MSSL News Page

Class of 2017 DRILL into a new mission

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Class of 2017

In the culmination of a year’s hard work, the students of the MSc Space Science and Engineering programme have applied everything they have learnt to put together a new mission proposal that would meet the cost cap of an ESA M-class mission. During the final 6 weeks of the course, the students worked together in a Group Project to respond to an announcement of opportunity to propose a lunar sample return mission. A 60,000 word proposal later, they successfully presented 'DRILL: a lunar sample return mission to the far side of the moon' to a panel of experts from SSTL, the University of Manchester, STFC’s Rutherford Appleton Lab and QMUL.

MSSL PhD Student presented award at international SHINE meeting

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Georgina Graham

Joint MSSL and ESA PhD student Georgina Graham was awarded the Outstanding Student Poster Award at the Solar Heliospheric and INterplanetary Environment (SHINE) 2017 Workshop in Saint-Sauveur, Quebec, Canada. SHINE is a very strongly discussion driven conference  with a unique style that sets it apart from many other annual conferences. SHINE workshops are driven by community interest and controversy, with the aim of engaging both established members of the field and students in conversations about current issues with data, theories and models. 

New clue to solving the mystery of the sun’s hot atmosphere

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The largest active region of the solar cycle on 23 October 2014 (credit: NASA)

The elemental composition of the Sun’s hot atmosphere known as the ‘corona’ is strongly linked to the 11-year solar magnetic activity cycle, a team of scientists from UCL, George Mason University and Naval Research Laboratory has revealed for the first time. 

Has Cassini found a universal driver for prebiotic chemistry at Titan?

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Titan's atmospheric haze

An important type of molecule that helps produce complex organic material has been detected within Titan’s hazy upper atmosphere by a UCL-led team as part of the international Cassini-Huygens mission.

MAPS Faculty Teaching Awards 2017

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Each year the Mathematical and Physical Sciences Faculty recognises excellence in teaching by staff and teaching assistants at all levels within the faculty through the Faculty Teaching Awards.

IOP Medal and Prize for Prof. Lucie Green

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Prof. Lucie Green (courtesy: IOP)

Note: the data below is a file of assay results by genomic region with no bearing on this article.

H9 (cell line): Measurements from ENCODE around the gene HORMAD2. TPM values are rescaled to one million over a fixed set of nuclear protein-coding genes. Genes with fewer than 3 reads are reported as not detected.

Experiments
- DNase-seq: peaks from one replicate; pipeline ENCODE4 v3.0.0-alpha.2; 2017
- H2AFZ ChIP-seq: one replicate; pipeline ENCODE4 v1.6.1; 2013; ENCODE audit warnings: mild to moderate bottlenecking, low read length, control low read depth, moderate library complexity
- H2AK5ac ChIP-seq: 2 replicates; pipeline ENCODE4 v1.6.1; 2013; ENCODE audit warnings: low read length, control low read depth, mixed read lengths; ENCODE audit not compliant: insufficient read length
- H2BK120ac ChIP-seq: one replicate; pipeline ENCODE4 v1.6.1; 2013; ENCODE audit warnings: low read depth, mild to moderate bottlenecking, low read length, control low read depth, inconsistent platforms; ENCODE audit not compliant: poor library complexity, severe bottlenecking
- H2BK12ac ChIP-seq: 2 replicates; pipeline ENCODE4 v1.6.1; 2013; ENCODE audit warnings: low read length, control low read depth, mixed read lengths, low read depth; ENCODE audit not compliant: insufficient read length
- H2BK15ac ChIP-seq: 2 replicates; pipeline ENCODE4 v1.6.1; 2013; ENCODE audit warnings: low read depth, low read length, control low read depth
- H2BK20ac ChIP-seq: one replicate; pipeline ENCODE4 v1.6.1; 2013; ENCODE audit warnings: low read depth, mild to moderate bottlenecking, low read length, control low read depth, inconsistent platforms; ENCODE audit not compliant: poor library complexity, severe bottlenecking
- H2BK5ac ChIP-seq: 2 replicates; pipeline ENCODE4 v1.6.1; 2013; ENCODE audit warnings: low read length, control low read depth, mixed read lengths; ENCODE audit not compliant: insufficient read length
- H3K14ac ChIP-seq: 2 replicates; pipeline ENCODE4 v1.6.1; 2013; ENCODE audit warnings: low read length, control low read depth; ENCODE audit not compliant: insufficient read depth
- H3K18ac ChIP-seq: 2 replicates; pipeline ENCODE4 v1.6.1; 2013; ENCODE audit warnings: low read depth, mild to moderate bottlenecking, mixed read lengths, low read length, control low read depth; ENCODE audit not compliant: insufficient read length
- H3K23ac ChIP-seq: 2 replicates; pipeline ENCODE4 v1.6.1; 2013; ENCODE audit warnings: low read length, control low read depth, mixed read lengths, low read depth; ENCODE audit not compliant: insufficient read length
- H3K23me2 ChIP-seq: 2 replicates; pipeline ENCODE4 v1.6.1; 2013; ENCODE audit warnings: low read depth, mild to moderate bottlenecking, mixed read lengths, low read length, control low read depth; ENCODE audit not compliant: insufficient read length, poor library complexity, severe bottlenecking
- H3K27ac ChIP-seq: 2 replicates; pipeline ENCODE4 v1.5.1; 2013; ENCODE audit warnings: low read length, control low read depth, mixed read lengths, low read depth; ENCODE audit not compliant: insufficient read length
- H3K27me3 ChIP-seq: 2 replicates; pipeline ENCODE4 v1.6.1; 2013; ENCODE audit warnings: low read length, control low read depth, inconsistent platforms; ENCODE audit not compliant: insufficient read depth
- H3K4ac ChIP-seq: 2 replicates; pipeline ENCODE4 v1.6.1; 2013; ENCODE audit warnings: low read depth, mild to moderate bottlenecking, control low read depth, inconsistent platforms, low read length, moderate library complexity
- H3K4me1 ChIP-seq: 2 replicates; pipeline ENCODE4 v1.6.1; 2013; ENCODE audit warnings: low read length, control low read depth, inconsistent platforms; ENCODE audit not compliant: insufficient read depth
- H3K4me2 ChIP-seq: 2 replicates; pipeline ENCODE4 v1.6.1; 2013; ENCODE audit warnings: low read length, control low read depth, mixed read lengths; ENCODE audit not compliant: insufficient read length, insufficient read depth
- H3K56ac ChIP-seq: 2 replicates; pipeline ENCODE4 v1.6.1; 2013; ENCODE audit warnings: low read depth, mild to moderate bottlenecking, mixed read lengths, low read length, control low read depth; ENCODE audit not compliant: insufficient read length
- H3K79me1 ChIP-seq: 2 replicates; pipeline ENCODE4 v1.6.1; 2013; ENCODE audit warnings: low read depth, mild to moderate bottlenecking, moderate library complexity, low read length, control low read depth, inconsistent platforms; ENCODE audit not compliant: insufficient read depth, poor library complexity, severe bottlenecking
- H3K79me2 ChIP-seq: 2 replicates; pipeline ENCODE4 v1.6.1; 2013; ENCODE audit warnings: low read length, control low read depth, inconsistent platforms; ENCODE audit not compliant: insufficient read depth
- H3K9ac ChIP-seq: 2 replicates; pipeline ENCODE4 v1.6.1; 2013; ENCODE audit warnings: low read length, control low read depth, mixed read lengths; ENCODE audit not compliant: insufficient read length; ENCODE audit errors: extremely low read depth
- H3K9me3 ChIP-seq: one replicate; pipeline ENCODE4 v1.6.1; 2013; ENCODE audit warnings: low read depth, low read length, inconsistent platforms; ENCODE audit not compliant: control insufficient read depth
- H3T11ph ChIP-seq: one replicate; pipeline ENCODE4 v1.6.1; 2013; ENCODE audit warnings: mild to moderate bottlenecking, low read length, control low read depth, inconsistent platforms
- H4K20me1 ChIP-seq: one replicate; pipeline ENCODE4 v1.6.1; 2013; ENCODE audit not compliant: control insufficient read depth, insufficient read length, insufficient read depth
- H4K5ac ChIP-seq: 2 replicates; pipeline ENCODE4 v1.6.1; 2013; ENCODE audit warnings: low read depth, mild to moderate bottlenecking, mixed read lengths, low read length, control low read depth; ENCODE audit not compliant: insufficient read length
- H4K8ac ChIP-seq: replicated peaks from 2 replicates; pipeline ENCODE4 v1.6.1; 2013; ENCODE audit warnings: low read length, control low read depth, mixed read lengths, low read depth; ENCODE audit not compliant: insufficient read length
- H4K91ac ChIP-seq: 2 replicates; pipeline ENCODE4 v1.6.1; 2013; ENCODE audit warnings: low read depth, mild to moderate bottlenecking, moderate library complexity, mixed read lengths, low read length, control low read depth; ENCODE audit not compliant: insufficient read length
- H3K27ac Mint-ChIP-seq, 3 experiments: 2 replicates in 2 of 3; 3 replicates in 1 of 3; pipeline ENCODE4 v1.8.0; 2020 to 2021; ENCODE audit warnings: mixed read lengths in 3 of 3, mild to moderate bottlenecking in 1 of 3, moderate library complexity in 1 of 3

Congratulations to Prof. Lucie Green who was awarded the IoP's 2017 Lise Meitner Medal and Prize for distinguished contributions to public outreach, via public lectures, science festivals, organising public events and open days, frequent radio and TV appearances including presenting, and writing a popular science book.

Training for Space Weather Forecasters at MSSL

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Participants and trainers for the Met Office Space Weather Forecasters training workshop at MSSL. (c) MSSL

MSSL hosted its first Training Workshop for Space Weather Forecasters this week. The 3-day course, designed in collaboration with the Met Office, provided space weather forecasters from the Met Office Space Weather Operations Centre (MOSWOC) with the chance to explore some of the new science in solar-terrestrial physics with potential applications to space weather with experts from both the MSSL Solar Physics and Space Plasma Physics Groups.

Senior Promotion and Awards

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Dr. Jason McEwen, Dr. Raul Leal and Prof. Dhiren Kataria

MSSL is delighted to announce the following senior promotions within the department:

  • Dhiren Kataria has been promoted to Professorial Research Associate
  • Jason McEwen has been promoted to Reader in Astrophysics

UCL’s first satellite ‘UCLSat’ launched

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UCLSat in the test chamber at MSSL. Credit: UCL/MSSL

UCLSat, a satellite designed and built by UCL engineers and scientists, has been launched today from the Satish Dhawan Space Centre in India as part of an international mission called QB50.

PLATO adopted as ESA M-Class mission

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Credit: DLR

We are excited to announce that the PLATO exoplanet mission has been
formally adopted by the European Space Agency as their 3rd Medium Class mission at a meeting of its Science Planning Committee on the 19th June 2017. The PLATO mission is due for launch in 2026 and will operate for a minimum of four years during which it will observer planetary transits and stellar oscillations. By this means it will characterised a very large number of planetary systems and, together with ground-based follow-up observations, will determine the radius of the planets and the mass and age of the central star. The spacecraft will comprise 24 'Normal' cameras and two 'Fast' cameras with the sensors being supplied from the UK by Teledyne in Chemlsford. MSSL has the responsibility for the development and production of the front-end electronics for the 'Normal' cameras and the final characterization of the optical sensors. The project is funded within the UK by the UK Space Agency.